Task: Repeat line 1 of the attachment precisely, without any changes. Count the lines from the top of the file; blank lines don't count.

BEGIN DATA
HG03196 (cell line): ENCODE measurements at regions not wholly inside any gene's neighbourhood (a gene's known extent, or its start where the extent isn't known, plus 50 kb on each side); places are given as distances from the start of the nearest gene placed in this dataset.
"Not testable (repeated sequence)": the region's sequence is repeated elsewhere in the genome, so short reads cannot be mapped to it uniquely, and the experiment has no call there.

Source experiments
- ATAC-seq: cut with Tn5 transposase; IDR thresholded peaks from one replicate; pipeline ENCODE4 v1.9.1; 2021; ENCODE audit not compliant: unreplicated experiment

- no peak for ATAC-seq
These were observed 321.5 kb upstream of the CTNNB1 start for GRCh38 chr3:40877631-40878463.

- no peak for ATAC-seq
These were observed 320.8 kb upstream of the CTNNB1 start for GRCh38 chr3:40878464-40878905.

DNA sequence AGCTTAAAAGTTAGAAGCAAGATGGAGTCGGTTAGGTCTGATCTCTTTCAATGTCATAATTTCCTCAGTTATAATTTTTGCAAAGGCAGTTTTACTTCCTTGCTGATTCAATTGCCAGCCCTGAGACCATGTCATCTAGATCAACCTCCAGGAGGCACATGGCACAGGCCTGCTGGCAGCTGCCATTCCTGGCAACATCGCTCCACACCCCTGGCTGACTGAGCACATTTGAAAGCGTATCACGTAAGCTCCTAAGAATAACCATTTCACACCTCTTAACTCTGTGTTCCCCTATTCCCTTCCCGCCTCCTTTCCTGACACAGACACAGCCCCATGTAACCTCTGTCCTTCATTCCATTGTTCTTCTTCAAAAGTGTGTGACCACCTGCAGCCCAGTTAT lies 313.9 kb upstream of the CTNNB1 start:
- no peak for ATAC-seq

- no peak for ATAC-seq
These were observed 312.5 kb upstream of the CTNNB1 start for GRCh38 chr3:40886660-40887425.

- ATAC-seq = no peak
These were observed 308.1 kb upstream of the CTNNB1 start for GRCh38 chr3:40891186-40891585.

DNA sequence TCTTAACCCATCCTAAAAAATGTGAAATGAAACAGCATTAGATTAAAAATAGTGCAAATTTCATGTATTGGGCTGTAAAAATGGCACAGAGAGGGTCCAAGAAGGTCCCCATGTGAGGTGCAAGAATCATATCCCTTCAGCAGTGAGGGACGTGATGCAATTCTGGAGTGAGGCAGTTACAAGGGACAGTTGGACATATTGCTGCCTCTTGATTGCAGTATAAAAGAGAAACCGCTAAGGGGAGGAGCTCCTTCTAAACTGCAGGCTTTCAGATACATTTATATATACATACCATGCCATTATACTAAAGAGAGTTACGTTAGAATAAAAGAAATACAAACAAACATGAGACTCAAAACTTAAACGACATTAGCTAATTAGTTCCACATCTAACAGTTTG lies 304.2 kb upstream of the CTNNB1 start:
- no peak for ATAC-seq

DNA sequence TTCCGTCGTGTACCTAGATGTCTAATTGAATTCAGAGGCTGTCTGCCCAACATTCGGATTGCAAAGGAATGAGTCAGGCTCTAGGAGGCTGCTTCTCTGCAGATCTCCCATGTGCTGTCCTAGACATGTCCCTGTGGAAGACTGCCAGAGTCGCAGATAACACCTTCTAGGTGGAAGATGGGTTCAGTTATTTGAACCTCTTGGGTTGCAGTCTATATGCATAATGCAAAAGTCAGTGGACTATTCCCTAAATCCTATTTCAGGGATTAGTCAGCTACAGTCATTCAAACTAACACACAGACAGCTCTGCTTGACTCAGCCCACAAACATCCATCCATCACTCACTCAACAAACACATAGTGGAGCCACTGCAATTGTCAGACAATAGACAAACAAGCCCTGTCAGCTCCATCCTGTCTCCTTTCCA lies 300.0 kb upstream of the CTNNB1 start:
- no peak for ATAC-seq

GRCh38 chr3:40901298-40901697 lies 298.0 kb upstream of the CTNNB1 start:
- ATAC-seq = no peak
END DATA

HG03196 (cell line): ENCODE measurements at regions not wholly inside any gene's neighbourhood (a gene's known extent, or its start where the extent isn't known, plus 50 kb on each side); places are given as distances from the start of the nearest gene placed in this dataset.